9 things you should know about St John’s Gate in Clerkenwell
Any building that makes a group of seasoned London bloggers go ‘oooh’ and ‘aaah’ must be pretty special. But you don’t have to be very seasoned to appreciate this fascinating pocket of history.
St John’s Gate is home to the Museum of the Order of St John, which tells the story of a monastic order dating back to the 12th-century.
You can visit this small museum (and the Church Cloister Garden across the road) anytime, or if you’ve got 80 minutes to spare then they also run tours of the rest of the building, including the 12th-century crypt.
Here are my highlights from the tour to whet your appetite.
1. St John’s Gate was built in 1504…
The gate was built as part of Clerkenwell Priory (established in 1140) which was the headquarters of the religious Order of St John — known as the Hospitallers.
St John’s Gate would have been the main entrance to the walled inner precinct of the priory; it’s thought that this gate replaced an even older one, which was built in the 1160s.
2. …Before Clerkenwell Priory was dissolved by Henry VIII
You can’t get far in a beautiful building in London without running into this guy, and Henry VIII makes his rather large presence felt yet again at St John’s Gate.
During the reformation, the Order of St John was dissolved and Clerkenwell Priory was seized by the crown — aside from being briefly restored during the reign of the Catholic Queen Mary, the Order was not to return to the gate for 300 years.
In the time after it was dissolved, though, the gate was put to good use…
3. Shakespeare had some of his plays licensed here
Our tour guide was not kidding when he suggested that this room deep within St John’s Gate was one of the most important rooms in English cultural history.
Back in the 16th century, this was the office of the Master of the Revels — the guy who had the power to grant licences for plays to be performed in public.
He could even ask you to perform some of it (or even the whole thing) for him, so many of the period’s well known plays were performed for the first time here.
And of course, no story about 16th-century culture would be complete without mention of William Shakespeare, who came here for licences for 30 of his plays; it was in this very room that the first performance of Twelfth Night took place.
4. It was once a coffee shop run by William Hogarth’s father
In 1703, Richard Hogarth opened Hogarth’s Coffee House as a place for gentlemen to meet and talk in Latin.
Consequently, William Hogarth grew up in this area, and would later paint the grand staircase at St Bartholomew’s Hospital, which now leads from the museum to the Great Hall.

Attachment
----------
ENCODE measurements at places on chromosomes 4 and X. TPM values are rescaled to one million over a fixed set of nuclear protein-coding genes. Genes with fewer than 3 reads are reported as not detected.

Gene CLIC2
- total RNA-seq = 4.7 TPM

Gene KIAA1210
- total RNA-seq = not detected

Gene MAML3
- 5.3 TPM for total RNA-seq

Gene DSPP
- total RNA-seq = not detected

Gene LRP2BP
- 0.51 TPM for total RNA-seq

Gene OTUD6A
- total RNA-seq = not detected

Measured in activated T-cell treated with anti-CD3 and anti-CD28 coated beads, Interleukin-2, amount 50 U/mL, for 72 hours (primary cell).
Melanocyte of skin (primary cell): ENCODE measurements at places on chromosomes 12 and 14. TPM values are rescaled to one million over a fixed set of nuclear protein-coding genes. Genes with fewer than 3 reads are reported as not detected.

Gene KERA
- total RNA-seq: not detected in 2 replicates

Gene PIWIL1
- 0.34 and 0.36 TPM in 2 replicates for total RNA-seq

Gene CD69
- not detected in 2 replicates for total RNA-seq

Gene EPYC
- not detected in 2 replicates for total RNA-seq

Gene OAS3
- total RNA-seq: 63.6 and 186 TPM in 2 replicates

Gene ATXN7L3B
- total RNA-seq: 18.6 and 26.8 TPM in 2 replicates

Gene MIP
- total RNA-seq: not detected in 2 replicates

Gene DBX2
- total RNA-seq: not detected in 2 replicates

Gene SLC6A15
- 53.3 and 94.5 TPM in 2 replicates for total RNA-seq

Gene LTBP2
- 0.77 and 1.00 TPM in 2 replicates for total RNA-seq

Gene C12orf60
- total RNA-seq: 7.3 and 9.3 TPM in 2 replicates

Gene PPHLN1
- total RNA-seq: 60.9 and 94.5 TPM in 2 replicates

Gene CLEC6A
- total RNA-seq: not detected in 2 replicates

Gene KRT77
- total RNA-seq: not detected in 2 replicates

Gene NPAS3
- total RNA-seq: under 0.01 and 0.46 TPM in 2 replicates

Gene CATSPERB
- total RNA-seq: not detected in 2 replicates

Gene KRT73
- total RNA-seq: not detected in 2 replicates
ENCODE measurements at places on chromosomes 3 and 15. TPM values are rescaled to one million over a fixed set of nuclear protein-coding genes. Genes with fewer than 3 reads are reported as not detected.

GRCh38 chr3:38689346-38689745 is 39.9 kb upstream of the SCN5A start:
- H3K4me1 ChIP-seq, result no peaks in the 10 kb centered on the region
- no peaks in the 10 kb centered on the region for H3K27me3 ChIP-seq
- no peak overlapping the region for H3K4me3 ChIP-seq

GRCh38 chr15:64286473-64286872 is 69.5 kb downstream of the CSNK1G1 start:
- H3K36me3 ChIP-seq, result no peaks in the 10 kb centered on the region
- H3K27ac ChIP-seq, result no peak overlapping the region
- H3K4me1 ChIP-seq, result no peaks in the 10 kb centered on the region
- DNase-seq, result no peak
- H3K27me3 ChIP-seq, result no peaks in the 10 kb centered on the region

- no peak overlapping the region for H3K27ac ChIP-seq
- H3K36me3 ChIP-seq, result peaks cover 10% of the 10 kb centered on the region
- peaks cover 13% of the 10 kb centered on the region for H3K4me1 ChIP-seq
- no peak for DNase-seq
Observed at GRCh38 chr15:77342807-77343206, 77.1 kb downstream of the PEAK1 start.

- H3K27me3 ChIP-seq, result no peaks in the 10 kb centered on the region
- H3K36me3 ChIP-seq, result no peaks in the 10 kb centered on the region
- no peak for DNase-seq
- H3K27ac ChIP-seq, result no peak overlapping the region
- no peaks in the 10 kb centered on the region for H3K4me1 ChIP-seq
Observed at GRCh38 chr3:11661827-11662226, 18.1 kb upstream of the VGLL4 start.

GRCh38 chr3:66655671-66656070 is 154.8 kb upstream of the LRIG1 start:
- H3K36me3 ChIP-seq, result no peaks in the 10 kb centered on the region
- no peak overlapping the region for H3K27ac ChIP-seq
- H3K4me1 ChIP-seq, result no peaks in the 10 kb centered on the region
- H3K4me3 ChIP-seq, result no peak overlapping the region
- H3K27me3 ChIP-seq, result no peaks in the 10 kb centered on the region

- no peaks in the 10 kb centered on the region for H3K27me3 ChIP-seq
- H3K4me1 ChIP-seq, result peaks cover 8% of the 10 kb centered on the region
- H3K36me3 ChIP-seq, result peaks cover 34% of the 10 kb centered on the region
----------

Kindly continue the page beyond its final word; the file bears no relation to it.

5. Dr Johnson worked here in the 1730s and 40s
Long before he compiled his famous Dictionary or uttered anything about being tired of London, Samuel Johnson (as he was then known) worked as a contributor, translator and editor for The Gentleman’s Magazine, which was established here at St John’s Gate in 1731 and based in the same room as the Master of the Revels office above.
Several of Johnson’s books were also printed here; join a guided tour and they’ll show you the spot where Johnson’s desk would have been. Other connections to the 18th-century culture include the actor David Garrick’s first public London performance, and the printing of Benjamin Franklin’s Experiments and Observations on Electricity.
To complement this part of the building’s history, a first edition of Johnson’s Dictionary and some of his other work is on display in the museum.
6. The Jerusalem Tavern was based here (which was a favourite of Charles Dickens)
From the 1700s until the 1870s, the gate served as a tavern, known as the Old Gate, the St John’s Gate Tavern, the Jerusalem Tavern or Old Jerusalem Tavern. A fireplace from the original tavern still lives in the gate.
During this time, the gate started to change shape; the battlements were pulled down in the 1760s, probably because they were unsafe, and a double entrance was removed in 1771 to ease traffic. More work was done in the 1800s.
Much of the building we see today is a Victorian reconstruction, as the original Tudor buildings had decayed so much that the Watson family — who owned the gate at the time — were faced with either repairing it or pulling it down.
7. The crypt is the only part of the original priory to have survived from the 12th century
Go on a guided tour around St John’s Gate and you’ll also get to see the crypt, which is the only part of the complex to have survived everything that the rest of it has been through.
You can’t get much quieter than an underground crypt, even on a tour, and you’ll also get to hear why there is no one buried down here.
8. And The Church Cloister Garden is pretty special, too
The monks of the old priory would have grown herbs here and the space is now a walled garden open for the public to enjoy.
Take a pew on one of the benches and take in the view of the old church and galley that line the walls.
9. You might recognise the crosses dotted around the building…
In 1887 the Order of St John were able to return to the gate, and this has been their headquarters ever since.
They even still have the same motto that the Knights Hospitaller chose 900 years ago: ‘For the Faith and in the Service of Humanity’, and they take this objective very seriously…
The Order’s full title is The Most Venerable Order of the Hospital of St John of Jerusalem and is itself an international charity with two charitable foundations: the St John Eye Hospital Group in Jersalem and St John’s Ambulance.
While on a tour, look out for the eight-pointed cross on a black background, which you might recognise from the St John’s Ambulance logo.
St John’s Gate: the essentials
Opening times: 10am-5pm, Monday-Saturday (plus Sundays in July, August and September)
Nearest Tube: Farringdon / Barbican
More information: Visit the Museum of the Order of St John website